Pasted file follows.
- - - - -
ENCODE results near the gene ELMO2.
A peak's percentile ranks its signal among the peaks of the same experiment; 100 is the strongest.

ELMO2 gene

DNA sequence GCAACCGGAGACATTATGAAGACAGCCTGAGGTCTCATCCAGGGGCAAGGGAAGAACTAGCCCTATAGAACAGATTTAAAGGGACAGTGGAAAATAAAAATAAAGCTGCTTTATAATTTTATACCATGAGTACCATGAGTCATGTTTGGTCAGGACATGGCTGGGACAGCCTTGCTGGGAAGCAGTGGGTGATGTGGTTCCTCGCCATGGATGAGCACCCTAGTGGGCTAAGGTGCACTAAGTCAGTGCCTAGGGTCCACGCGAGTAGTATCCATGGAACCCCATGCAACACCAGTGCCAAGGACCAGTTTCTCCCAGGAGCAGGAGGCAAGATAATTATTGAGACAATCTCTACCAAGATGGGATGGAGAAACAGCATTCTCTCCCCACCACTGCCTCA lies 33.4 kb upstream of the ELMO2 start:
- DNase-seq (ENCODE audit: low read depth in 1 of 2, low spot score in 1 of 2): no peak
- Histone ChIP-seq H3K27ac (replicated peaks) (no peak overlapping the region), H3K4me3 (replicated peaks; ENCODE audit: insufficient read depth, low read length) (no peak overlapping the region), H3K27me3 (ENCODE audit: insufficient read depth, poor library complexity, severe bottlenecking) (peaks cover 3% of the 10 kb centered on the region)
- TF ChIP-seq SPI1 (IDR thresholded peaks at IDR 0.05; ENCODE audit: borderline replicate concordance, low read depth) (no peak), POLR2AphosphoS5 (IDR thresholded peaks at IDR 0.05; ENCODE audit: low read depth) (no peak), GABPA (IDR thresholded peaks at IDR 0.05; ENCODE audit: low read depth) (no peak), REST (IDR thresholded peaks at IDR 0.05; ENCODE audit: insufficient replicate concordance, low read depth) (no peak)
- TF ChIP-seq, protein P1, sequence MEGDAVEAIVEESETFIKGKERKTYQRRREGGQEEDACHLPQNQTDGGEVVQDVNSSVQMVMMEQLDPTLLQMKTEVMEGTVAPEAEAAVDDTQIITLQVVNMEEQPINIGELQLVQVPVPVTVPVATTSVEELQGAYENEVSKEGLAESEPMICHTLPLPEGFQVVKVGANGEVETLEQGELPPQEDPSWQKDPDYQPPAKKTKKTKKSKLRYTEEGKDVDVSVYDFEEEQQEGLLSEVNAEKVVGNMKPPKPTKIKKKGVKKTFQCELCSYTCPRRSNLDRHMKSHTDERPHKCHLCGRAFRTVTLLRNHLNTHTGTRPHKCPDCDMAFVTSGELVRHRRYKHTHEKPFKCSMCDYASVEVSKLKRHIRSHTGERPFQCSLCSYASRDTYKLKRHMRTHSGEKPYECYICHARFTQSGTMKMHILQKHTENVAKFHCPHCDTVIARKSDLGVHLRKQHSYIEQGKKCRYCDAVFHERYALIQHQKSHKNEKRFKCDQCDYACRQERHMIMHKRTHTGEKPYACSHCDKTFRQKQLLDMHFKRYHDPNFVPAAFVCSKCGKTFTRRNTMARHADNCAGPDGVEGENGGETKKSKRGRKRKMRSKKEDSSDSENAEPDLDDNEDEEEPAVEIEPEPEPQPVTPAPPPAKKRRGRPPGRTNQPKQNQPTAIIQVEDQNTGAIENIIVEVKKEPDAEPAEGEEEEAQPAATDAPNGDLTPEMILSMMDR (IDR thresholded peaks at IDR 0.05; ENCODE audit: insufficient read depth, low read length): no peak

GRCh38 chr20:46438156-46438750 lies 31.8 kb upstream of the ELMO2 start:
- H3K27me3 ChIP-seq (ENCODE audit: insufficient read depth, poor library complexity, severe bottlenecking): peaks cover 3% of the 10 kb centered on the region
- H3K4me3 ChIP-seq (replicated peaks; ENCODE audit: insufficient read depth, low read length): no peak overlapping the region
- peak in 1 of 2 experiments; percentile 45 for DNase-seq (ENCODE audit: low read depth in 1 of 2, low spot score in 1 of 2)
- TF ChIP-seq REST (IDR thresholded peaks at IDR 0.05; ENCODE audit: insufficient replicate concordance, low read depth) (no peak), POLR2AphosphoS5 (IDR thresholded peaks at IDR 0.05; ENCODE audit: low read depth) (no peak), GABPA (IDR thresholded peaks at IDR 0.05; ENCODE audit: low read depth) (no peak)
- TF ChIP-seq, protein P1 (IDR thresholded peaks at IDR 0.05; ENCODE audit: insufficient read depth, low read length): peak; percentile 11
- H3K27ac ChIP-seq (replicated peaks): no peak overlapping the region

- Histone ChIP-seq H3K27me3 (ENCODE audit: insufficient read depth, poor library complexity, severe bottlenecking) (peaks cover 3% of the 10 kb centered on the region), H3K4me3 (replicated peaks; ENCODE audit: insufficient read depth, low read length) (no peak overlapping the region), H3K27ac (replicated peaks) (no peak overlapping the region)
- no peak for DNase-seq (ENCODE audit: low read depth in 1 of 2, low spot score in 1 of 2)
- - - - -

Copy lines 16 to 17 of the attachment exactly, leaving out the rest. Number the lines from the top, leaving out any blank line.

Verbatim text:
- Histone ChIP-seq H3K27me3 (ENCODE audit: insufficient read depth, poor library complexity, severe bottlenecking) (peaks cover 3% of the 10 kb centered on the region), H3K4me3 (replicated peaks; ENCODE audit: insufficient read depth, low read length) (no peak overlapping the region), H3K27ac (replicated peaks) (no peak overlapping the region)
- no peak for DNase-seq (ENCODE audit: low read depth in 1 of 2, low spot score in 1 of 2)